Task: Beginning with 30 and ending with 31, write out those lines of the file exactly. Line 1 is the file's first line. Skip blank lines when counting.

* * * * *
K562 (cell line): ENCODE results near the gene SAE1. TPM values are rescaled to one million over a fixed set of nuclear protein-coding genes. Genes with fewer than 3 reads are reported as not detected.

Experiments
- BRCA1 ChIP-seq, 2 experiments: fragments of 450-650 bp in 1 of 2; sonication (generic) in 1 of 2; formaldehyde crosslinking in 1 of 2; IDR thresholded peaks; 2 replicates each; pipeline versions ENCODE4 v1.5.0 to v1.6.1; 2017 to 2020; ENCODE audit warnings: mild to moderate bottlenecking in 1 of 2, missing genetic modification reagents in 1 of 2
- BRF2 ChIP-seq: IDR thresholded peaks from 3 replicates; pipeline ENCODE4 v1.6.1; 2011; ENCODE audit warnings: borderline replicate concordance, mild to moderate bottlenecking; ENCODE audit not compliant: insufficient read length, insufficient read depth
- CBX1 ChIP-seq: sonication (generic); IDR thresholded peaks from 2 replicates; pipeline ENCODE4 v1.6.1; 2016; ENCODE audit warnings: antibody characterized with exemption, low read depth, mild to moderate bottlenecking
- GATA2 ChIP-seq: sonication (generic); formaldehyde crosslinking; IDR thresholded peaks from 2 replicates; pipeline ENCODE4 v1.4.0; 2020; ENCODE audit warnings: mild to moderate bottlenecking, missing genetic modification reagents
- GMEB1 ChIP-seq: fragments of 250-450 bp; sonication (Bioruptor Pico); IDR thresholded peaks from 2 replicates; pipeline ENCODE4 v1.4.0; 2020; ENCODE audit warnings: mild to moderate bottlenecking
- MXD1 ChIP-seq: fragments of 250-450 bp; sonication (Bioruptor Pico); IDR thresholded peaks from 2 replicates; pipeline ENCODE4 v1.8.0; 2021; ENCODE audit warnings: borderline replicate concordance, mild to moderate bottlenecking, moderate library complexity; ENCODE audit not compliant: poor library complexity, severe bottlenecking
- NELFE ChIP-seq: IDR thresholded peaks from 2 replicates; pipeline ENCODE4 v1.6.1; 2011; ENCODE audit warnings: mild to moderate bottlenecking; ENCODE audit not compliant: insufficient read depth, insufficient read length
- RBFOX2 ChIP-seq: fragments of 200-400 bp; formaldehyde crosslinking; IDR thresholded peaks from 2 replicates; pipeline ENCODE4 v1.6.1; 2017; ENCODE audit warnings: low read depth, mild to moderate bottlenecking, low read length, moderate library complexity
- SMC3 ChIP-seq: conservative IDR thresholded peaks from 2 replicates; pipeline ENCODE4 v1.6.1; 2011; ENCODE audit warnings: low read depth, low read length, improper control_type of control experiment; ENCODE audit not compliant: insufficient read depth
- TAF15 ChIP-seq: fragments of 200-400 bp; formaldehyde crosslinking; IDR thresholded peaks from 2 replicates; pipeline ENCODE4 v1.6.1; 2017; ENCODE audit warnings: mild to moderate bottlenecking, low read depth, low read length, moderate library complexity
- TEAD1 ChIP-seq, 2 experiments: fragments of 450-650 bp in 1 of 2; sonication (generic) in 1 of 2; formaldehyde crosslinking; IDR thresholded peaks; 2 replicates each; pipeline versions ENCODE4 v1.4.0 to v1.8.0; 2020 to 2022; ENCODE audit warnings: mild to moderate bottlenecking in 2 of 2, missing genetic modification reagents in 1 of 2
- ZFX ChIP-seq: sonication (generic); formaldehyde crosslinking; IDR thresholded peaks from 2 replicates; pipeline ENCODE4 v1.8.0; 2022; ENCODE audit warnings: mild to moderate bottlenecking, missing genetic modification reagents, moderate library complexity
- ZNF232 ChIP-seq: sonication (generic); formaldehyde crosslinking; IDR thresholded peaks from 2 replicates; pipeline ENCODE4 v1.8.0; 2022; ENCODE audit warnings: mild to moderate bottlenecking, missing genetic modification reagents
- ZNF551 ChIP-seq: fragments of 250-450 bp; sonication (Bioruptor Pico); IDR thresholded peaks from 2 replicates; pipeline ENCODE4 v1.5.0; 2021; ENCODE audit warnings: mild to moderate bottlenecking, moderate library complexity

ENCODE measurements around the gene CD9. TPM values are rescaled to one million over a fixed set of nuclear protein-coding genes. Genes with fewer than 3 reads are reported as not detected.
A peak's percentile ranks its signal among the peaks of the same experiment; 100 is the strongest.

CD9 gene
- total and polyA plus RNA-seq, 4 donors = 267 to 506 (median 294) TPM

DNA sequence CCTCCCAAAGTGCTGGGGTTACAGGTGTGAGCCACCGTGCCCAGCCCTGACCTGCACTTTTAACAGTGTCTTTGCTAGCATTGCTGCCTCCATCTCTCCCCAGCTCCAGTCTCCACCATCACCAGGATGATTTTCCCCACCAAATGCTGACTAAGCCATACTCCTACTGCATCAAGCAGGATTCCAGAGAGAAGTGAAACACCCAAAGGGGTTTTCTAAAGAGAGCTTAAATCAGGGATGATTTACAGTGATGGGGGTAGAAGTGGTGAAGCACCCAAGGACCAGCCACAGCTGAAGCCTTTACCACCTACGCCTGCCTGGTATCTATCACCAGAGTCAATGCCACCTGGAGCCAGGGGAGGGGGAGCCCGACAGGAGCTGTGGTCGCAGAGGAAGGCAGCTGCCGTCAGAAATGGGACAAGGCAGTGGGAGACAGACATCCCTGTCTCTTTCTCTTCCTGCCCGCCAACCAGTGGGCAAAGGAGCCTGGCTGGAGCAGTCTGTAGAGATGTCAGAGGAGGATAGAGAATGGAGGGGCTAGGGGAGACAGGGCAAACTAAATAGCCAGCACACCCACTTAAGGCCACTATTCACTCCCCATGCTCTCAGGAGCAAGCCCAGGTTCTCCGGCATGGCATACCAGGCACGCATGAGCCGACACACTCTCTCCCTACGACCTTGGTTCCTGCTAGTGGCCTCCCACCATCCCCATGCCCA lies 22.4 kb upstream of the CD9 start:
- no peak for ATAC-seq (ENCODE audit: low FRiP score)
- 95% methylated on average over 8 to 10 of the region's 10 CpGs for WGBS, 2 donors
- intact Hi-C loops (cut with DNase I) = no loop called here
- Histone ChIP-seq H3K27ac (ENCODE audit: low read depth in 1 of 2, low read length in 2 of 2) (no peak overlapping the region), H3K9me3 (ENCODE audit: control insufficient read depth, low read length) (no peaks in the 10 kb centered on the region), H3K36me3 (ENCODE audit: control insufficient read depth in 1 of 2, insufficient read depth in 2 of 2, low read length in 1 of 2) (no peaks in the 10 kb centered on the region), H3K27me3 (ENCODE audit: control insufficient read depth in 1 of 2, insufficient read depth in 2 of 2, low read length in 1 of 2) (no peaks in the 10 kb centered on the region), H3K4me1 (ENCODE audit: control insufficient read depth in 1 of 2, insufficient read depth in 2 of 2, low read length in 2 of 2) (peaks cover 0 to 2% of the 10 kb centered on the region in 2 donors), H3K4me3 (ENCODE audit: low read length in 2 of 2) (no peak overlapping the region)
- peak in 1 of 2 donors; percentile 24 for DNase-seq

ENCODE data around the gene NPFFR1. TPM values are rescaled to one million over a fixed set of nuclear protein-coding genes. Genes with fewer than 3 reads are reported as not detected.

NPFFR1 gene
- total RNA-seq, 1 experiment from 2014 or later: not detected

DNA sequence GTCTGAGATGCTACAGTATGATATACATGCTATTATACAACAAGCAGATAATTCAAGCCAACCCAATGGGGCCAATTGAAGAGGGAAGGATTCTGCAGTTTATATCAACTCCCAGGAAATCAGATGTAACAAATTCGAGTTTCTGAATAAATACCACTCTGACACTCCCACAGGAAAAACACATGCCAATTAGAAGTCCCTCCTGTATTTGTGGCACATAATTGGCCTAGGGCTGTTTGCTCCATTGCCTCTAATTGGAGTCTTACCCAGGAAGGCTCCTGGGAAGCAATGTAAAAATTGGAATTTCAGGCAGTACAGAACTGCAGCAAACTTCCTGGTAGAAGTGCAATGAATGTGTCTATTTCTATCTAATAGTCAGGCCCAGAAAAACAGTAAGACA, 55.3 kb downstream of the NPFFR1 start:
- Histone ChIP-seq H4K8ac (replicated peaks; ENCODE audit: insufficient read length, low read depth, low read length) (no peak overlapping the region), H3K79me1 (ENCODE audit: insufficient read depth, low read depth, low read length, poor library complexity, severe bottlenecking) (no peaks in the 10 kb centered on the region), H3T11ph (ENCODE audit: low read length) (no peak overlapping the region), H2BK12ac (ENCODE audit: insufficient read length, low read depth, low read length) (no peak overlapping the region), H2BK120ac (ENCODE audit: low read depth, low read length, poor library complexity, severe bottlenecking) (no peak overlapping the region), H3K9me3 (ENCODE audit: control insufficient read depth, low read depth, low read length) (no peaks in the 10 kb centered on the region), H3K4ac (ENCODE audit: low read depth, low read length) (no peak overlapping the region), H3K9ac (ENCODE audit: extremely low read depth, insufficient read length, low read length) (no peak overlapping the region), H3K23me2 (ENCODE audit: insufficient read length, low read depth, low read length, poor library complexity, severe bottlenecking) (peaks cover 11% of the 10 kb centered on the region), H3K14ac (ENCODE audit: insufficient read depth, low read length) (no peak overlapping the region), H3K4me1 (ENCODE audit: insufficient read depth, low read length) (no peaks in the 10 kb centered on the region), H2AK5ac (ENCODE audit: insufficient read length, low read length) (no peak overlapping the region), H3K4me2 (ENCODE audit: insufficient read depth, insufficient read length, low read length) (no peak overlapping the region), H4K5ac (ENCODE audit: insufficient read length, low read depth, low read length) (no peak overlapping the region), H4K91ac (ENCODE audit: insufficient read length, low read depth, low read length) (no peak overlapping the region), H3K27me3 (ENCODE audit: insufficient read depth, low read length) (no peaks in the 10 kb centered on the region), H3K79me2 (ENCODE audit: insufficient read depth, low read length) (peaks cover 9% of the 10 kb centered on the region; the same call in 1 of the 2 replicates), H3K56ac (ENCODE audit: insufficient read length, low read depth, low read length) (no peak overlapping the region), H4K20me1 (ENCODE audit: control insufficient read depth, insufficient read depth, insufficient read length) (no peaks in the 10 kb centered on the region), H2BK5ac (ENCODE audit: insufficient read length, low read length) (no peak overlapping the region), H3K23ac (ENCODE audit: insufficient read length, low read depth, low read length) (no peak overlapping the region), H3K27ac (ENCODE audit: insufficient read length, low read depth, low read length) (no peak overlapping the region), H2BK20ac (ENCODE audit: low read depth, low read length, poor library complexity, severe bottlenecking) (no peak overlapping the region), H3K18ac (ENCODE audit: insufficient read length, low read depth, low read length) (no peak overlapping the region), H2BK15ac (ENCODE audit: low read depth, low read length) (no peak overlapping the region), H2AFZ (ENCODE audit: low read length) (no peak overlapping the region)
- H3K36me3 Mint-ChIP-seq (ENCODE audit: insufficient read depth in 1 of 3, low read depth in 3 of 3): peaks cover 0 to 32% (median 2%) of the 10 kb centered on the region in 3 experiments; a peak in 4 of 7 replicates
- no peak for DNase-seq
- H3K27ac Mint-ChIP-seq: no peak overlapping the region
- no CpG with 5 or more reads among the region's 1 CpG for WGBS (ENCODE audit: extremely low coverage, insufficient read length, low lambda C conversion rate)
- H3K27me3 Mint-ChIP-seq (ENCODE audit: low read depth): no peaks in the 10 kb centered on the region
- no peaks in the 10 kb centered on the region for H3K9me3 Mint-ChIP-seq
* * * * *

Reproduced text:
DNA sequence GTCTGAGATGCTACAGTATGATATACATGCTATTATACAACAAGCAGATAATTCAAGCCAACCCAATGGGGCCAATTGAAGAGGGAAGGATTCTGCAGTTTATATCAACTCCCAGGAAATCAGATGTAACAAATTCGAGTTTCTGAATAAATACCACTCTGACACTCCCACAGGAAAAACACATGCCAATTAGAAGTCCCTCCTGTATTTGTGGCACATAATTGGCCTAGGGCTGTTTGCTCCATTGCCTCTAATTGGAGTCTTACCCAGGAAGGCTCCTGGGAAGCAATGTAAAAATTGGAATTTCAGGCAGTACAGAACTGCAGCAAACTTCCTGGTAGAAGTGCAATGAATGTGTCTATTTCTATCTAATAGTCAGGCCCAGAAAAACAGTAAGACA, 55.3 kb downstream of the NPFFR1 start:
- Histone ChIP-seq H4K8ac (replicated peaks; ENCODE audit: insufficient read length, low read depth, low read length) (no peak overlapping the region), H3K79me1 (ENCODE audit: insufficient read depth, low read depth, low read length, poor library complexity, severe bottlenecking) (no peaks in the 10 kb centered on the region), H3T11ph (ENCODE audit: low read length) (no peak overlapping the region), H2BK12ac (ENCODE audit: insufficient read length, low read depth, low read length) (no peak overlapping the region), H2BK120ac (ENCODE audit: low read depth, low read length, poor library complexity, severe bottlenecking) (no peak overlapping the region), H3K9me3 (ENCODE audit: control insufficient read depth, low read depth, low read length) (no peaks in the 10 kb centered on the region), H3K4ac (ENCODE audit: low read depth, low read length) (no peak overlapping the region), H3K9ac (ENCODE audit: extremely low read depth, insufficient read length, low read length) (no peak overlapping the region), H3K23me2 (ENCODE audit: insufficient read length, low read depth, low read length, poor library complexity, severe bottlenecking) (peaks cover 11% of the 10 kb centered on the region), H3K14ac (ENCODE audit: insufficient read depth, low read length) (no peak overlapping the region), H3K4me1 (ENCODE audit: insufficient read depth, low read length) (no peaks in the 10 kb centered on the region), H2AK5ac (ENCODE audit: insufficient read length, low read length) (no peak overlapping the region), H3K4me2 (ENCODE audit: insufficient read depth, insufficient read length, low read length) (no peak overlapping the region), H4K5ac (ENCODE audit: insufficient read length, low read depth, low read length) (no peak overlapping the region), H4K91ac (ENCODE audit: insufficient read length, low read depth, low read length) (no peak overlapping the region), H3K27me3 (ENCODE audit: insufficient read depth, low read length) (no peaks in the 10 kb centered on the region), H3K79me2 (ENCODE audit: insufficient read depth, low read length) (peaks cover 9% of the 10 kb centered on the region; the same call in 1 of the 2 replicates), H3K56ac (ENCODE audit: insufficient read length, low read depth, low read length) (no peak overlapping the region), H4K20me1 (ENCODE audit: control insufficient read depth, insufficient read depth, insufficient read length) (no peaks in the 10 kb centered on the region), H2BK5ac (ENCODE audit: insufficient read length, low read length) (no peak overlapping the region), H3K23ac (ENCODE audit: insufficient read length, low read depth, low read length) (no peak overlapping the region), H3K27ac (ENCODE audit: insufficient read length, low read depth, low read length) (no peak overlapping the region), H2BK20ac (ENCODE audit: low read depth, low read length, poor library complexity, severe bottlenecking) (no peak overlapping the region), H3K18ac (ENCODE audit: insufficient read length, low read depth, low read length) (no peak overlapping the region), H2BK15ac (ENCODE audit: low read depth, low read length) (no peak overlapping the region), H2AFZ (ENCODE audit: low read length) (no peak overlapping the region)